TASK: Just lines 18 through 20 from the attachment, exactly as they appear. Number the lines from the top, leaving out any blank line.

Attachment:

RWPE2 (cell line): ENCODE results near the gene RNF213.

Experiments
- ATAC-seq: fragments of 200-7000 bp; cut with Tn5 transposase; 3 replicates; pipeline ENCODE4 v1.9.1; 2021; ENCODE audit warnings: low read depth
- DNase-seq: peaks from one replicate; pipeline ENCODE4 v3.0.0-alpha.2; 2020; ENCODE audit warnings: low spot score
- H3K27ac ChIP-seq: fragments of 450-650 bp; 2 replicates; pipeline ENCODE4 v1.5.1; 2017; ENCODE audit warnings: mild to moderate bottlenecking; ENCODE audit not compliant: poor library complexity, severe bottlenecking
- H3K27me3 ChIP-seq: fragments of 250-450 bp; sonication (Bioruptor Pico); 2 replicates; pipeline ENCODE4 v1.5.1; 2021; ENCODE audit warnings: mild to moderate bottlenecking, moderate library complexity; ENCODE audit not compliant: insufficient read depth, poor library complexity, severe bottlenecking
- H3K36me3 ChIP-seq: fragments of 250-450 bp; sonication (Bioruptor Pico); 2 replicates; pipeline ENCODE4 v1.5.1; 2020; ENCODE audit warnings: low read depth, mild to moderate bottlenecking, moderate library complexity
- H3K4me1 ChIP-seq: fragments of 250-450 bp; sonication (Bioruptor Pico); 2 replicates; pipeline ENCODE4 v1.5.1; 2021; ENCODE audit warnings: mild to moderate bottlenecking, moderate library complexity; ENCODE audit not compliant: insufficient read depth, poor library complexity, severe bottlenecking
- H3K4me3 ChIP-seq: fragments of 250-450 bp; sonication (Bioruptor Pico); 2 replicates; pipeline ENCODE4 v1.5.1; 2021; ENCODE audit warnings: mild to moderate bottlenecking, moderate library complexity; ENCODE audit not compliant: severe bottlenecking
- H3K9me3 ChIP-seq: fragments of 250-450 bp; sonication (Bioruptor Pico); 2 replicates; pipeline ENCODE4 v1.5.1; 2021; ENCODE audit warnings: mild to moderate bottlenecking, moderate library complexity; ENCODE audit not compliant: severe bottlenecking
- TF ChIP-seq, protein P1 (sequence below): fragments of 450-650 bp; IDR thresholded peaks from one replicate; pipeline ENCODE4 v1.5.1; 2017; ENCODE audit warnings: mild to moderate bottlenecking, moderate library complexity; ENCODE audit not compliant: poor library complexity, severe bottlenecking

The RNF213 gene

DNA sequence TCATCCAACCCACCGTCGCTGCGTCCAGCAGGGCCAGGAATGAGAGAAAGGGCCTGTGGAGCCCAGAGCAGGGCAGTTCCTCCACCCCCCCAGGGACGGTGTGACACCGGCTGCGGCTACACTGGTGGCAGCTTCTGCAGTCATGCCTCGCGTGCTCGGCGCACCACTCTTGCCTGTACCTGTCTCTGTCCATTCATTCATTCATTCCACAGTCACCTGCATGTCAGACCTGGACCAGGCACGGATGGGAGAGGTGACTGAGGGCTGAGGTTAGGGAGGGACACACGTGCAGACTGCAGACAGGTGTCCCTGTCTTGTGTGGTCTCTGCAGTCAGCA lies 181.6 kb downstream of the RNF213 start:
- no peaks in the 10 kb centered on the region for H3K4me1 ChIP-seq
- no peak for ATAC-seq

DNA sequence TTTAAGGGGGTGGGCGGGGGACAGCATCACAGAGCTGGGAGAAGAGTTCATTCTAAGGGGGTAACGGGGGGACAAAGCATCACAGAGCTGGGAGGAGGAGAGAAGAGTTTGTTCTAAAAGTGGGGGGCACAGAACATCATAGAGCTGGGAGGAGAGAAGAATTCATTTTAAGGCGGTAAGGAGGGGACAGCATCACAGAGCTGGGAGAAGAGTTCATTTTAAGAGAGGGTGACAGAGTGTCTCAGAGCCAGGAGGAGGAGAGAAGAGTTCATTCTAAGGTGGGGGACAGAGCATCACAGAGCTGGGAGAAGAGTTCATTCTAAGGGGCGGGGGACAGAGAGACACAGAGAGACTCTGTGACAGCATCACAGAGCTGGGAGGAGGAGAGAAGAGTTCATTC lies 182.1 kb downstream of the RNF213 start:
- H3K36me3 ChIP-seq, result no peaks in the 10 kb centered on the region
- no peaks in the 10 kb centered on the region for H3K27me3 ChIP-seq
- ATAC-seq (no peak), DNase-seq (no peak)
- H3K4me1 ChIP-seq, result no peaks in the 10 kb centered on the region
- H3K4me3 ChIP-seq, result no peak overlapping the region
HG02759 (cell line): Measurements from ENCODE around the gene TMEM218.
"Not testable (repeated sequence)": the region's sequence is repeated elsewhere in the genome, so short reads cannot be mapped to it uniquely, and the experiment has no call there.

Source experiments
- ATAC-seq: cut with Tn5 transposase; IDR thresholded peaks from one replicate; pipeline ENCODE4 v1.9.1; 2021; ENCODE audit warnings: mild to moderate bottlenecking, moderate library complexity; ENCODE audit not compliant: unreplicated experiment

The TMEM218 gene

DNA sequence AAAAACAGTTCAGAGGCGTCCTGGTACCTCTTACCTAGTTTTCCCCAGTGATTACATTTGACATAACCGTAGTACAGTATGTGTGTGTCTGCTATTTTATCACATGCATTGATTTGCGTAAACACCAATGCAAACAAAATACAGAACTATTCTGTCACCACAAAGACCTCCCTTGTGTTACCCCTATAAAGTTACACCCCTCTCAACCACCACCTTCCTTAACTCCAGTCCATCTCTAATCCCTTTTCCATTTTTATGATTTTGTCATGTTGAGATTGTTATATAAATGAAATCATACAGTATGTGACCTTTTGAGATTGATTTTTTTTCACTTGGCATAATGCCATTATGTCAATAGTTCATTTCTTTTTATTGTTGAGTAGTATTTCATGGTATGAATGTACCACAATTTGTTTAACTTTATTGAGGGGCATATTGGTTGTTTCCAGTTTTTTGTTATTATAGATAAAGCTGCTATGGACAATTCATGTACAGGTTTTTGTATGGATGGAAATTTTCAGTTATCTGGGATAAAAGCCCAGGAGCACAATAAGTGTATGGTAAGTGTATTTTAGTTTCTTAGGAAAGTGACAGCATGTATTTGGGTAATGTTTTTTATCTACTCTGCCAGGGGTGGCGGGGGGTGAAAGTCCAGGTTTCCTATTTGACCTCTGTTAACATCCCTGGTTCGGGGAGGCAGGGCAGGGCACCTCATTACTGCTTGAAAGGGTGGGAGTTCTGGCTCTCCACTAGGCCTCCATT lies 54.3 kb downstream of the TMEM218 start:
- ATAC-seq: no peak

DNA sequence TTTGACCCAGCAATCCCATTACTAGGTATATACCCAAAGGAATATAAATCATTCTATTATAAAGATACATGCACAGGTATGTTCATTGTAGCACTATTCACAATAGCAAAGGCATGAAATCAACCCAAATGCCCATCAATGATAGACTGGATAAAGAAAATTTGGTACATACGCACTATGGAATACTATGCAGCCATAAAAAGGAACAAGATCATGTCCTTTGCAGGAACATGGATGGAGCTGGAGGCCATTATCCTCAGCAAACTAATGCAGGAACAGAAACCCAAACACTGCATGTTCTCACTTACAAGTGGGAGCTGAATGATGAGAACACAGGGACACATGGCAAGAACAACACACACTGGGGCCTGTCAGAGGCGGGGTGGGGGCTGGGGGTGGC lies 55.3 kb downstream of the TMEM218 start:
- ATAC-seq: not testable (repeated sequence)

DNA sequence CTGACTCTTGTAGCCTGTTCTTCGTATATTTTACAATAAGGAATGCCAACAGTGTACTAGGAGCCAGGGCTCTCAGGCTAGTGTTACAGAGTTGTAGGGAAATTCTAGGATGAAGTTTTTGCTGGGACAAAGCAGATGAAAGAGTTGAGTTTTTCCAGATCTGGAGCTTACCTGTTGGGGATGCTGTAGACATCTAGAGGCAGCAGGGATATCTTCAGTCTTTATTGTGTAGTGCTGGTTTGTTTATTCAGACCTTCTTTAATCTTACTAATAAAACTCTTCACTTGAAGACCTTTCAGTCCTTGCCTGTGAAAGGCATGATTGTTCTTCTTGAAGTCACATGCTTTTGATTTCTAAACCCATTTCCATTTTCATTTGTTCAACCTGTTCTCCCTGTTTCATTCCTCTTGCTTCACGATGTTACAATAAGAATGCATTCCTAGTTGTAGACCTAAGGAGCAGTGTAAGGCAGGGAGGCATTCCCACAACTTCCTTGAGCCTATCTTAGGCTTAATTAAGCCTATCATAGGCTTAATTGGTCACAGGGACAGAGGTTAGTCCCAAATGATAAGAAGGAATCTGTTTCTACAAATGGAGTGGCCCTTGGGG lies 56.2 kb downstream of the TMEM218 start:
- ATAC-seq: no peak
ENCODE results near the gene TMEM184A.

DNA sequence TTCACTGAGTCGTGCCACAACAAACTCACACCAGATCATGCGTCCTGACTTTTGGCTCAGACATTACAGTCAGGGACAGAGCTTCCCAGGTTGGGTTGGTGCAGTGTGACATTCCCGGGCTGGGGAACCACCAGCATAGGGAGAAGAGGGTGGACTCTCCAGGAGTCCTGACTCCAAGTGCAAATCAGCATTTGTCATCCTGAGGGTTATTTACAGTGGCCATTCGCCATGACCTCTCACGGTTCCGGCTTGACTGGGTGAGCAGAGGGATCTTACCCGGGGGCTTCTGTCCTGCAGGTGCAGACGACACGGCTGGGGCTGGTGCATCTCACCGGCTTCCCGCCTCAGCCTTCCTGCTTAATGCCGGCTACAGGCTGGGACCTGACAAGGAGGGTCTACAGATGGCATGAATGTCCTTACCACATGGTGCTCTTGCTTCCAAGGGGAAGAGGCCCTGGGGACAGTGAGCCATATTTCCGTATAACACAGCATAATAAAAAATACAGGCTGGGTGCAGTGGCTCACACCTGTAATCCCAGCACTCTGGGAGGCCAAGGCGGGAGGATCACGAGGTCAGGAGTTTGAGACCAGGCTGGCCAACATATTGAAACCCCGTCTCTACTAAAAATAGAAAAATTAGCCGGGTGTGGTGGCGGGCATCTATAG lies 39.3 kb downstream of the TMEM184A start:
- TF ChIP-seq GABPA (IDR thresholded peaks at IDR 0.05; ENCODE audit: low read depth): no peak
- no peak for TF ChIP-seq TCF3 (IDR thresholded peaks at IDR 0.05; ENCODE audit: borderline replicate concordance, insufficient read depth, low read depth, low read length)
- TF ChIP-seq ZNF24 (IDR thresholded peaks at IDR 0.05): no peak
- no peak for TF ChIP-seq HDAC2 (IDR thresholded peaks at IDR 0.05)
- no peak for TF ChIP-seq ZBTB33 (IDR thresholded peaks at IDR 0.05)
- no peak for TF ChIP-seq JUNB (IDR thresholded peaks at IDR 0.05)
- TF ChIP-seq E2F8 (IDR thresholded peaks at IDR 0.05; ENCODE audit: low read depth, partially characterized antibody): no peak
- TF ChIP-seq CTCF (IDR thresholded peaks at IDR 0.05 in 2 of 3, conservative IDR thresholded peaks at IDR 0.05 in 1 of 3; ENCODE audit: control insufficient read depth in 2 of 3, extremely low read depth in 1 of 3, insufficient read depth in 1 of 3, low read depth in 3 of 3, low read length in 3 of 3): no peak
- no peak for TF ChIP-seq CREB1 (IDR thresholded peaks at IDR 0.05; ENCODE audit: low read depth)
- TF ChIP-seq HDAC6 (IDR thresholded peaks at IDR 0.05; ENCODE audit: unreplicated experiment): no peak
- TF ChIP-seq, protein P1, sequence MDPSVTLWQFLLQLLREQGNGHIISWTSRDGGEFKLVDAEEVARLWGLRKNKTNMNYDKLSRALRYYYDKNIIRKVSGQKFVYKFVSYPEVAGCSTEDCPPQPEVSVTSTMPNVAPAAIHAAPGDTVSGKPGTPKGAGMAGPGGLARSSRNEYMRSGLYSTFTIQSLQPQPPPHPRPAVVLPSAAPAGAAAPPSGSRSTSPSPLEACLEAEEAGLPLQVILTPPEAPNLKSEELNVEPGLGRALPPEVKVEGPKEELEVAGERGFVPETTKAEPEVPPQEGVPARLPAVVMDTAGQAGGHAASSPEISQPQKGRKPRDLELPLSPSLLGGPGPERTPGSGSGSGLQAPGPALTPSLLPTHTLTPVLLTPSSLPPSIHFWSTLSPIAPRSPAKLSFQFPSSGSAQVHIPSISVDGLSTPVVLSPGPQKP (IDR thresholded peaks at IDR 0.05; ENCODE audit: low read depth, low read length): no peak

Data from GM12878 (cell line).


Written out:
- no peaks in the 10 kb centered on the region for H3K27me3 ChIP-seq
- ATAC-seq (no peak), DNase-seq (no peak)
- H3K4me1 ChIP-seq, result no peaks in the 10 kb centered on the region